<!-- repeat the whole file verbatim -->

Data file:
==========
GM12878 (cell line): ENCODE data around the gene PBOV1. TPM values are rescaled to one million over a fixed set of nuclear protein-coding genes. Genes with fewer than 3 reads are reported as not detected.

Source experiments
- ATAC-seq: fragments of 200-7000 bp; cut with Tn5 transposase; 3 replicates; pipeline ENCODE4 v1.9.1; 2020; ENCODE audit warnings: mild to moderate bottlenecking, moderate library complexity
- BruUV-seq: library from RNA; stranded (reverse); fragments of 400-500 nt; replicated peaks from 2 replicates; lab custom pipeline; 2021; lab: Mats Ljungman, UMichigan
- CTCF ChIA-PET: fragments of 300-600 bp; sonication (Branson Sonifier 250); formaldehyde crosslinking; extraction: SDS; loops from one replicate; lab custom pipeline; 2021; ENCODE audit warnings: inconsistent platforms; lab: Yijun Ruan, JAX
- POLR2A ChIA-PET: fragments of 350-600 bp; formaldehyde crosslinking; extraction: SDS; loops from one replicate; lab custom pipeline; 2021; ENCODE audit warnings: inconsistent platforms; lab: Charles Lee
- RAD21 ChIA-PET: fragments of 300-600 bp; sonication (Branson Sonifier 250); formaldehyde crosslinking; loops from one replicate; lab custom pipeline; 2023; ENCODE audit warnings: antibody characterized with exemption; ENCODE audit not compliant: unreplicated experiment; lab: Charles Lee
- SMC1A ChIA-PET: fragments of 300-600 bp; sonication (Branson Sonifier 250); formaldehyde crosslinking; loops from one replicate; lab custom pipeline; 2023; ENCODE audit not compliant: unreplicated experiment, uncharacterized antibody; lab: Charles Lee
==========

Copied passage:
GM12878 (cell line): ENCODE data around the gene PBOV1. TPM values are rescaled to one million over a fixed set of nuclear protein-coding genes. Genes with fewer than 3 reads are reported as not detected.

Source experiments
- ATAC-seq: fragments of 200-7000 bp; cut with Tn5 transposase; 3 replicates; pipeline ENCODE4 v1.9.1; 2020; ENCODE audit warnings: mild to moderate bottlenecking, moderate library complexity
- BruUV-seq: library from RNA; stranded (reverse); fragments of 400-500 nt; replicated peaks from 2 replicates; lab custom pipeline; 2021; lab: Mats Ljungman, UMichigan
- CTCF ChIA-PET: fragments of 300-600 bp; sonication (Branson Sonifier 250); formaldehyde crosslinking; extraction: SDS; loops from one replicate; lab custom pipeline; 2021; ENCODE audit warnings: inconsistent platforms; lab: Yijun Ruan, JAX
- POLR2A ChIA-PET: fragments of 350-600 bp; formaldehyde crosslinking; extraction: SDS; loops from one replicate; lab custom pipeline; 2021; ENCODE audit warnings: inconsistent platforms; lab: Charles Lee
- RAD21 ChIA-PET: fragments of 300-600 bp; sonication (Branson Sonifier 250); formaldehyde crosslinking; loops from one replicate; lab custom pipeline; 2023; ENCODE audit warnings: antibody characterized with exemption; ENCODE audit not compliant: unreplicated experiment; lab: Charles Lee
- SMC1A ChIA-PET: fragments of 300-600 bp; sonication (Branson Sonifier 250); formaldehyde crosslinking; loops from one replicate; lab custom pipeline; 2023; ENCODE audit not compliant: unreplicated experiment, uncharacterized antibody; lab: Charles Lee